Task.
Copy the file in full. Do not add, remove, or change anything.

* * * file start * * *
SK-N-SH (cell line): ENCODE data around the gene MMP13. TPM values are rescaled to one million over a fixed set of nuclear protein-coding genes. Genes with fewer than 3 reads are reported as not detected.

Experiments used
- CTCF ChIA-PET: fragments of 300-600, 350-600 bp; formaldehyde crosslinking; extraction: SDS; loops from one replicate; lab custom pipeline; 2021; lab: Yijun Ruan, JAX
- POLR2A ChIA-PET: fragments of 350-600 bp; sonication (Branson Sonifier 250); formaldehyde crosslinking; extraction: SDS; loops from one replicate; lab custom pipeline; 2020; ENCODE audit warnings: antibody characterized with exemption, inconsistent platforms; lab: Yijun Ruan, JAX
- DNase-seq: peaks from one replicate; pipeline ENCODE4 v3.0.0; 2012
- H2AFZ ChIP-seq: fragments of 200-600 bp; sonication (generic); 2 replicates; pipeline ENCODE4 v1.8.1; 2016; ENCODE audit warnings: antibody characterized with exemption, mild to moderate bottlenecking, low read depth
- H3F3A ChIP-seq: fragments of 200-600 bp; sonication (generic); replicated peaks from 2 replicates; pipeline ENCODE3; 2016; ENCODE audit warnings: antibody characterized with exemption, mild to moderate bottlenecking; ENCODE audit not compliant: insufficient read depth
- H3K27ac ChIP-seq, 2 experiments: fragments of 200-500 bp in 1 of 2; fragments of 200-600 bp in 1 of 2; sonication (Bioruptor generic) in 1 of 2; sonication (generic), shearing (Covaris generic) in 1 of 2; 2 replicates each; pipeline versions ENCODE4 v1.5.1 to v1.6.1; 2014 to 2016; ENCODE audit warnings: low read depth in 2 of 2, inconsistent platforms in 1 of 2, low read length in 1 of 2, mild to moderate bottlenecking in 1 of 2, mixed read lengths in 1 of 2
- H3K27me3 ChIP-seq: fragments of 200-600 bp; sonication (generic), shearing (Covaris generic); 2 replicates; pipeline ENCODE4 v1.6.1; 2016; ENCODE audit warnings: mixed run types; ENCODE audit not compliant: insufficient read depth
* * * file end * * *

SK-N-SH (cell line): ENCODE data around the gene MMP13. TPM values are rescaled to one million over a fixed set of nuclear protein-coding genes. Genes with fewer than 3 reads are reported as not detected.

Experiments used
- CTCF ChIA-PET: fragments of 300-600, 350-600 bp; formaldehyde crosslinking; extraction: SDS; loops from one replicate; lab custom pipeline; 2021; lab: Yijun Ruan, JAX
- POLR2A ChIA-PET: fragments of 350-600 bp; sonication (Branson Sonifier 250); formaldehyde crosslinking; extraction: SDS; loops from one replicate; lab custom pipeline; 2020; ENCODE audit warnings: antibody characterized with exemption, inconsistent platforms; lab: Yijun Ruan, JAX
- DNase-seq: peaks from one replicate; pipeline ENCODE4 v3.0.0; 2012
- H2AFZ ChIP-seq: fragments of 200-600 bp; sonication (generic); 2 replicates; pipeline ENCODE4 v1.8.1; 2016; ENCODE audit warnings: antibody characterized with exemption, mild to moderate bottlenecking, low read depth
- H3F3A ChIP-seq: fragments of 200-600 bp; sonication (generic); replicated peaks from 2 replicates; pipeline ENCODE3; 2016; ENCODE audit warnings: antibody characterized with exemption, mild to moderate bottlenecking; ENCODE audit not compliant: insufficient read depth
- H3K27ac ChIP-seq, 2 experiments: fragments of 200-500 bp in 1 of 2; fragments of 200-600 bp in 1 of 2; sonication (Bioruptor generic) in 1 of 2; sonication (generic), shearing (Covaris generic) in 1 of 2; 2 replicates each; pipeline versions ENCODE4 v1.5.1 to v1.6.1; 2014 to 2016; ENCODE audit warnings: low read depth in 2 of 2, inconsistent platforms in 1 of 2, low read length in 1 of 2, mild to moderate bottlenecking in 1 of 2, mixed read lengths in 1 of 2
- H3K27me3 ChIP-seq: fragments of 200-600 bp; sonication (generic), shearing (Covaris generic); 2 replicates; pipeline ENCODE4 v1.6.1; 2016; ENCODE audit warnings: mixed run types; ENCODE audit not compliant: insufficient read depth